Anthropology of Religion


Anthropology of Religion

A group for discussion of all aspects of the anthropology of religion. Discussion can concern cross-cultural analysis, or specific religions. Any other topic tangentially related to religion is also welcome, including folklore studies, etc.

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Latest Activity: Oct 26, 2016

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Ludwig Feuerbach and Naivety 2 Replies

Started by Kate Walters. Last reply by Tobia Farnetti Jan 28, 2011.

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Comment by Francisco on January 29, 2010 at 6:39pm
Yes, I asking about anthropological approach to the social process through which produces the collection of acolytes and benefits of guru business in contemporary western society, like Eckhart Tolle or The Secret, and similar social movements.
Comment by Piers Locke on January 29, 2010 at 1:10pm
Presumably you are asking something about anthropological approaches towards the constitution of the mind/body/spirit demographic and the guru business in contemporary western society? Not sure what question you are answering with your question about Eckhart Tolle and 'a spiritual way'?
Comment by Francisco on January 29, 2010 at 12:16pm
What about Eckhart Tolle and similar gurus for a spiritual way?
Comment by Ranjan Lekhy on December 23, 2009 at 3:04pm
Thanks, Piers! I would like to go through your recommended works.Yes, I remember Mark Turin. He must be worthy to read! :)
Comment by Piers Locke on December 22, 2009 at 11:15pm
Ranjan- for the anthropology of Tibetan Buddhism, you might like to consider the work of Charles Ramble and Geoffrey Samuel. And I very much recommend you watch Mark Turin and Sara Schneiderman's interview with David Snellgrove at:
Comment by Ranjan Lekhy on December 22, 2009 at 12:10pm
Thank you Piers for assisting me to understand Anthropology of Religion! Of course, I don’t have any kind of bias or prejudice towards Buddhism or Anthropology of Religion! However, I should clear that Buddha, Dharma and Sangha, are not my classification but during Buddha's time, were categorized. I think, by just judging Buddhists and explaining their cognitions, perceptions, rites and rituals, or cultural entities (or conventional realities as Buddhism say) cannot be understood the teachings of Buddha. For instance, Sherry Ortner ‘s works or even Anna Grimshaw's Servants of The Buddha. Anna’s title is very offensive in the first sight for the Buddhists! Buddha was against of any kind of slavery or service. Buddhist monks and nun are not servants of Buddha but the followers. There is no master or slave (servant) in Buddhism!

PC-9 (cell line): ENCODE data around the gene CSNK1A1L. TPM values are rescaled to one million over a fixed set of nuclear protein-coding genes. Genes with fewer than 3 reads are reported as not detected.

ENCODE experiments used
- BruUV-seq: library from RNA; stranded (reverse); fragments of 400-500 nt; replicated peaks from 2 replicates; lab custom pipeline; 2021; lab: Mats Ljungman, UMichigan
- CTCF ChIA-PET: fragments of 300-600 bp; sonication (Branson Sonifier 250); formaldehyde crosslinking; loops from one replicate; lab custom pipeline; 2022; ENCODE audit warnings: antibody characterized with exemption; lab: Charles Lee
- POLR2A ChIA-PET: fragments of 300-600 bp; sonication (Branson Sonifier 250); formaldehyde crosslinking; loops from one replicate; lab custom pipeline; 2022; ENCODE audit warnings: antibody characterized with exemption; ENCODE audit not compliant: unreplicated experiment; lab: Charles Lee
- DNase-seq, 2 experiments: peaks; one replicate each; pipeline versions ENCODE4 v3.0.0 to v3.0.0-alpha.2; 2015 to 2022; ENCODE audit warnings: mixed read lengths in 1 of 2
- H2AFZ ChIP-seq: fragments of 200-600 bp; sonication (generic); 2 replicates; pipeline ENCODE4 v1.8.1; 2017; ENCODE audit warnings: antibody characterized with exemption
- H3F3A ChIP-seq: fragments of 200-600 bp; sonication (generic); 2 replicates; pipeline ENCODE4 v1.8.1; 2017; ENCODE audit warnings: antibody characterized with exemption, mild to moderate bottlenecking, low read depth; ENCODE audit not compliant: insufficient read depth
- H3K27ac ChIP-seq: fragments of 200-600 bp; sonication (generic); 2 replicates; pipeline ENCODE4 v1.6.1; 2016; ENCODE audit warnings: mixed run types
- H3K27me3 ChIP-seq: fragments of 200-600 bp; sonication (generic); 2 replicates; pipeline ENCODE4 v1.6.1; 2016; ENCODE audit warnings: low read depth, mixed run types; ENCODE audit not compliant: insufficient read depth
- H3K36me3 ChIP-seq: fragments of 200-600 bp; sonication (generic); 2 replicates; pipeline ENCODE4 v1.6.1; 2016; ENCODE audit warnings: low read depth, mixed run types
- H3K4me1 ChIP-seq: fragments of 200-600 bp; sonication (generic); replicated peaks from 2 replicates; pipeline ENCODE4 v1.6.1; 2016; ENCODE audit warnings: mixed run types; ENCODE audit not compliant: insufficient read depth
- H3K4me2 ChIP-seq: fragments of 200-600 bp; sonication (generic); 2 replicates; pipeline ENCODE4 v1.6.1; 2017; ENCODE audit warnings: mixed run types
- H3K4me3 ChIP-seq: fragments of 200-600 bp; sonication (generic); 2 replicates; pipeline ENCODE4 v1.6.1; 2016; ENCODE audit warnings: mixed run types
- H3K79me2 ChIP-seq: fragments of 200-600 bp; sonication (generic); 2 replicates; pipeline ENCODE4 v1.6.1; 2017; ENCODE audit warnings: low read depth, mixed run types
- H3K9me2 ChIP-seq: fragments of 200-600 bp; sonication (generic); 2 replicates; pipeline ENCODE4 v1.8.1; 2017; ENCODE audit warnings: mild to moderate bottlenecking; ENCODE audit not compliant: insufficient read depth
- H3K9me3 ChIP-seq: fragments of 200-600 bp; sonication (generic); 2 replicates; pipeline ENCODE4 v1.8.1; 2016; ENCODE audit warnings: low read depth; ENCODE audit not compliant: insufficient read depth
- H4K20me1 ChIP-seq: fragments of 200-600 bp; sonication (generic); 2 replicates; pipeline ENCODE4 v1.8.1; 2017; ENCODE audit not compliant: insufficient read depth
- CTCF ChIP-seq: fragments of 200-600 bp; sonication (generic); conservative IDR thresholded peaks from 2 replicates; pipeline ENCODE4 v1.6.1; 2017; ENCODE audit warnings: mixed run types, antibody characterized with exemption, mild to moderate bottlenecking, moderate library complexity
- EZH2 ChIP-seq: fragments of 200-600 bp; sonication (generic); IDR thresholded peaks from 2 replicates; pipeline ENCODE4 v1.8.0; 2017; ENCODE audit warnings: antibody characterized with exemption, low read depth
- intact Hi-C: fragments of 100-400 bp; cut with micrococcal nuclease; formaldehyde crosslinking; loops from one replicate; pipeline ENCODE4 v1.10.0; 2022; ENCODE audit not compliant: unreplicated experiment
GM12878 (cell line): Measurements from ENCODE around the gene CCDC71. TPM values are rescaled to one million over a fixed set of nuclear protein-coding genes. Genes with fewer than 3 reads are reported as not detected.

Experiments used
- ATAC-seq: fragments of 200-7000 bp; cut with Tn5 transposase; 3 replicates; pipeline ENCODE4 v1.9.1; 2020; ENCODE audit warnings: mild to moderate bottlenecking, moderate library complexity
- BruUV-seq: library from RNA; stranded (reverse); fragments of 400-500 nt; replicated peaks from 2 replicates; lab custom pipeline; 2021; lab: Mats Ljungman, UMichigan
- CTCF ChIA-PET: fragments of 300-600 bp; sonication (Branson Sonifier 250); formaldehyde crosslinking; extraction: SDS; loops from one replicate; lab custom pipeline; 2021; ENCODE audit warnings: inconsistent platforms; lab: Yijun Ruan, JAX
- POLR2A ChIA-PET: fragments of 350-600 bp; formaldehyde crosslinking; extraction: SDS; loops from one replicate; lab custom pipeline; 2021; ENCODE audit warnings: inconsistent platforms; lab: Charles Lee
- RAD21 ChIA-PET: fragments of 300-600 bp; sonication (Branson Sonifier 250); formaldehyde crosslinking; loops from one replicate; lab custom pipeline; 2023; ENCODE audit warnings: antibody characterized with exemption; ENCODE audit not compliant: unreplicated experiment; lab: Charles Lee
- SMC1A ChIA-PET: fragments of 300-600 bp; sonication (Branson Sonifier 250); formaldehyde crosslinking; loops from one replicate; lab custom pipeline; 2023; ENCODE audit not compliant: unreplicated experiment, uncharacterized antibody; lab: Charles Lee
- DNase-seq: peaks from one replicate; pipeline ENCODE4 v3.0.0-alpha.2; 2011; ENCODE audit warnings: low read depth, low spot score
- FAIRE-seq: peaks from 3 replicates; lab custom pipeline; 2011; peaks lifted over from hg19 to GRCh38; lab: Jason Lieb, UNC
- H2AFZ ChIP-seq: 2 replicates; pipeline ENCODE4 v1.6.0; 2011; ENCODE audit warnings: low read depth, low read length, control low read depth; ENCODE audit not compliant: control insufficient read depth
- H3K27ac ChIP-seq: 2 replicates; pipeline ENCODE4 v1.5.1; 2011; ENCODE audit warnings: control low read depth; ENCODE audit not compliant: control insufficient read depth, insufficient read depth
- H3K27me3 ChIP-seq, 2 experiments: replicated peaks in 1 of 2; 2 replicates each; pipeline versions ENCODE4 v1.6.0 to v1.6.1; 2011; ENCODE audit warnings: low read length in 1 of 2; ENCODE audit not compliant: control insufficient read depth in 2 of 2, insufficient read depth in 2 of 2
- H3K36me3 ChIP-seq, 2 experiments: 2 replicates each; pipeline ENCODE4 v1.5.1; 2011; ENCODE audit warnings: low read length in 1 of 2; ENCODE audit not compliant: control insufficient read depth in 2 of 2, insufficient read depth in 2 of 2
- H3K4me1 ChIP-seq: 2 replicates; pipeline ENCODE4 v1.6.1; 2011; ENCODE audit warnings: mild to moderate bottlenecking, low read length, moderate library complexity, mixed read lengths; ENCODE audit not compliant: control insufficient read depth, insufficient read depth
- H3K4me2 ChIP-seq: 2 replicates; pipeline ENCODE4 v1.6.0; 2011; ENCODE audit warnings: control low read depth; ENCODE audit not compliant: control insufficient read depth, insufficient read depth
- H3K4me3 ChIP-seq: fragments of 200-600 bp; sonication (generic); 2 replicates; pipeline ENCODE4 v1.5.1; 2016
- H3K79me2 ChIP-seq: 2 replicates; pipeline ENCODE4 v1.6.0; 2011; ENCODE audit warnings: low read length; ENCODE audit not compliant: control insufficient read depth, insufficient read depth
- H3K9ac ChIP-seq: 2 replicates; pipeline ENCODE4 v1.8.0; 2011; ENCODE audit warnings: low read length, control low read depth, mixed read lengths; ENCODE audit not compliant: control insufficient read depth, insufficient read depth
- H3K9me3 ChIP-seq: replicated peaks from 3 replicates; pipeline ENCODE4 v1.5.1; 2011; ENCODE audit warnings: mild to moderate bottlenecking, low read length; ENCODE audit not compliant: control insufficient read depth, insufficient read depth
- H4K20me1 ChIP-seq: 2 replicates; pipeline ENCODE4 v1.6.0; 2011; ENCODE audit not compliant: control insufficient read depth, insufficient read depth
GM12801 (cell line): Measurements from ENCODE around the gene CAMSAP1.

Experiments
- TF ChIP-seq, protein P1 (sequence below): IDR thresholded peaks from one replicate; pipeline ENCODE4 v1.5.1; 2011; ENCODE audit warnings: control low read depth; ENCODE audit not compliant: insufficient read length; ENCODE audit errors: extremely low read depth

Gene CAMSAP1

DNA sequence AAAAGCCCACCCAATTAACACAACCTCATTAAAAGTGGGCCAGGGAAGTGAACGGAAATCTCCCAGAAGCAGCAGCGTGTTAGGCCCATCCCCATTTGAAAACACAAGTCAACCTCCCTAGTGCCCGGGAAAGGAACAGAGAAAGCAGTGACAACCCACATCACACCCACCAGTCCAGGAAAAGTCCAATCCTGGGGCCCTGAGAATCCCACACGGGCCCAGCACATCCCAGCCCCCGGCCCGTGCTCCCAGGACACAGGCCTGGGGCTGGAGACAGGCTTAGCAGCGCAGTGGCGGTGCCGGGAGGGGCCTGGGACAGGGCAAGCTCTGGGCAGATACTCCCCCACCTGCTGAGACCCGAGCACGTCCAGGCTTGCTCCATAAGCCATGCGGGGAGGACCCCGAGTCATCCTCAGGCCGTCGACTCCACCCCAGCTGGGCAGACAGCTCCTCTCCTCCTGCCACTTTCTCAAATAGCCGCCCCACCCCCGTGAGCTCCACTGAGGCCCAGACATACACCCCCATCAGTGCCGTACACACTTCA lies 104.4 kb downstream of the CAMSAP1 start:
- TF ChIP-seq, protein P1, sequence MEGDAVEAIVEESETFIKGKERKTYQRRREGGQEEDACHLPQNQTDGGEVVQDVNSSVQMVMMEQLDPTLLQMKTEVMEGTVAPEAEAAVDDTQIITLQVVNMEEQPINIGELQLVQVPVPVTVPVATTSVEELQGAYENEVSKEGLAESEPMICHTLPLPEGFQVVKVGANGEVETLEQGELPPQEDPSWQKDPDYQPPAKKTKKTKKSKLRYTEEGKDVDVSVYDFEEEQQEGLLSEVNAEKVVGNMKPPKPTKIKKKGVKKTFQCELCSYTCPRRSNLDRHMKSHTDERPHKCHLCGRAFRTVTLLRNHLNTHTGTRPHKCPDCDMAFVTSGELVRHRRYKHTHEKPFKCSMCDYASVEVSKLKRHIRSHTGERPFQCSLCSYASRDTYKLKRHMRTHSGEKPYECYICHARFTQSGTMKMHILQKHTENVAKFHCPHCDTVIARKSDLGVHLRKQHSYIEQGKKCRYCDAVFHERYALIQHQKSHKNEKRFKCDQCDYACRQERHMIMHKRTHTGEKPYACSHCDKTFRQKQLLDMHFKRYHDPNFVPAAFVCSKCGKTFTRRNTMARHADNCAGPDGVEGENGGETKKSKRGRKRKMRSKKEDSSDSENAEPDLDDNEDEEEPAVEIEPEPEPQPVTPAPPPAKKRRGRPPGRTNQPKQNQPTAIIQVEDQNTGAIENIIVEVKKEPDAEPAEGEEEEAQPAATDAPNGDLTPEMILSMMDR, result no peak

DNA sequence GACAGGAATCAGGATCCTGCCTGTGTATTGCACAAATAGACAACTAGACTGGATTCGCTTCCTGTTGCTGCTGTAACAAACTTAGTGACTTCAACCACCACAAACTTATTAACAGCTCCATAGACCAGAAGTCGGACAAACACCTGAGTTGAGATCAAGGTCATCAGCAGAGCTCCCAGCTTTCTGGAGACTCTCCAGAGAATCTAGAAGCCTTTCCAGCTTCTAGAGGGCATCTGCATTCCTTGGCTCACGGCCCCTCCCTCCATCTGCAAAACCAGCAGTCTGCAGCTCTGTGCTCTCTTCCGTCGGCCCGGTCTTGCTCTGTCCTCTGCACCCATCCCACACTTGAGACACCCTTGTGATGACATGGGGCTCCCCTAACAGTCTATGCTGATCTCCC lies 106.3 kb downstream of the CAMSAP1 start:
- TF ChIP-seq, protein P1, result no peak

I’ve already confessed that I am ignorant in Anthropology of Religion. I need to understand and realize the fundamental concepts of Anthropology of Religion. Could you suggest me any handbook regarding Anthropology of Religion? Thanks!
Comment by Piers Locke on December 21, 2009 at 7:59pm
Ranjan- I think to suggest that anthropologists have studied with Buddhists but not studied Buddhism is perhaps to misunderstand the anthropology of religion. The distinction you make suggests one that might be sustained in Religious Studies, where for example, one might specialise in the doctrinal history of religious traditions as embodied in texts.

The holistic goals that have motivated the ethnographic endeavour in British Social Anthropology (along with the sociological influence of Durkheim and contributors to L'Annee Sociologique) have meant that anthropologists have tried to study religion not as a discrete domain, characteristic of western modernity, and which particularly emerged as a result of The Enlightenment, but rather as an aspect of human practice, belief and experience. This is relevant to US Cultural Anthropology aswell, exemplified by Clifford Geertz' approach in Religion as a Cultural System, in which he argues that we understand religion as something people do, suggesting a scheme that considers the relations between sacred symbols, ethos and worldview.